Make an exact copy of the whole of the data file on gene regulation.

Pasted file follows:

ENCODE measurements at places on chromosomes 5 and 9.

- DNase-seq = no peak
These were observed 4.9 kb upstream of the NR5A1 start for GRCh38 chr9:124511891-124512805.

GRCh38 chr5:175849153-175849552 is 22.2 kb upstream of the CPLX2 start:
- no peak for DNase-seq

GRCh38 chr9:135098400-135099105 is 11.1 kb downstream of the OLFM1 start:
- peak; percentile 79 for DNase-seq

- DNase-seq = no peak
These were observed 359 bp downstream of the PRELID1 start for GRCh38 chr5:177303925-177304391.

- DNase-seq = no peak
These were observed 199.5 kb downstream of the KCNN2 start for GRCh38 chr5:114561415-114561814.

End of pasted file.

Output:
ENCODE measurements at places on chromosomes 5 and 9.

- DNase-seq = no peak
These were observed 4.9 kb upstream of the NR5A1 start for GRCh38 chr9:124511891-124512805.

GRCh38 chr5:175849153-175849552 is 22.2 kb upstream of the CPLX2 start:
- no peak for DNase-seq

GRCh38 chr9:135098400-135099105 is 11.1 kb downstream of the OLFM1 start:
- peak; percentile 79 for DNase-seq

- DNase-seq = no peak
These were observed 359 bp downstream of the PRELID1 start for GRCh38 chr5:177303925-177304391.

- DNase-seq = no peak
These were observed 199.5 kb downstream of the KCNN2 start for GRCh38 chr5:114561415-114561814.